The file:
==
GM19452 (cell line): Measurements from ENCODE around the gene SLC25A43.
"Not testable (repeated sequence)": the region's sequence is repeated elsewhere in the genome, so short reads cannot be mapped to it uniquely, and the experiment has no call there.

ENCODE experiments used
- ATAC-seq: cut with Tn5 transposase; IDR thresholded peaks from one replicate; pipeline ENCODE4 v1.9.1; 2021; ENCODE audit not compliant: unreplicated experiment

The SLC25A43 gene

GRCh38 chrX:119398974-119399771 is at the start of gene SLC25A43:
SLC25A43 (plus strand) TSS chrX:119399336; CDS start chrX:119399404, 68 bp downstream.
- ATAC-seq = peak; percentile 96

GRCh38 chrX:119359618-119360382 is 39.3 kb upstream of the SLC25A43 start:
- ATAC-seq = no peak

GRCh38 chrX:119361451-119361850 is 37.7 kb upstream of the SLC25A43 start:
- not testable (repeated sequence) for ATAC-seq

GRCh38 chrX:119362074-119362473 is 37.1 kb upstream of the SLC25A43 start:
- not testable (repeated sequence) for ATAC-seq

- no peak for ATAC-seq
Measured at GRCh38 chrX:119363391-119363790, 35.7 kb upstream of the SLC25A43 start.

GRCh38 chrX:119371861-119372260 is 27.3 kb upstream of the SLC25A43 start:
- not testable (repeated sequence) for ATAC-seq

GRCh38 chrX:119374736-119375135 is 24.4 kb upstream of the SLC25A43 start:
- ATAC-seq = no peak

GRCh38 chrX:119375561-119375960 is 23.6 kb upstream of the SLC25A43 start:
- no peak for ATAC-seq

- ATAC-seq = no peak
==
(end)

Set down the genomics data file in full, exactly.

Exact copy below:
GM19452 (cell line): Measurements from ENCODE around the gene SLC25A43.
"Not testable (repeated sequence)": the region's sequence is repeated elsewhere in the genome, so short reads cannot be mapped to it uniquely, and the experiment has no call there.

ENCODE experiments used
- ATAC-seq: cut with Tn5 transposase; IDR thresholded peaks from one replicate; pipeline ENCODE4 v1.9.1; 2021; ENCODE audit not compliant: unreplicated experiment

The SLC25A43 gene

GRCh38 chrX:119398974-119399771 is at the start of gene SLC25A43:
SLC25A43 (plus strand) TSS chrX:119399336; CDS start chrX:119399404, 68 bp downstream.
- ATAC-seq = peak; percentile 96

GRCh38 chrX:119359618-119360382 is 39.3 kb upstream of the SLC25A43 start:
- ATAC-seq = no peak

GRCh38 chrX:119361451-119361850 is 37.7 kb upstream of the SLC25A43 start:
- not testable (repeated sequence) for ATAC-seq

GRCh38 chrX:119362074-119362473 is 37.1 kb upstream of the SLC25A43 start:
- not testable (repeated sequence) for ATAC-seq

- no peak for ATAC-seq
Measured at GRCh38 chrX:119363391-119363790, 35.7 kb upstream of the SLC25A43 start.

GRCh38 chrX:119371861-119372260 is 27.3 kb upstream of the SLC25A43 start:
- not testable (repeated sequence) for ATAC-seq

GRCh38 chrX:119374736-119375135 is 24.4 kb upstream of the SLC25A43 start:
- ATAC-seq = no peak

GRCh38 chrX:119375561-119375960 is 23.6 kb upstream of the SLC25A43 start:
- no peak for ATAC-seq

- ATAC-seq = no peak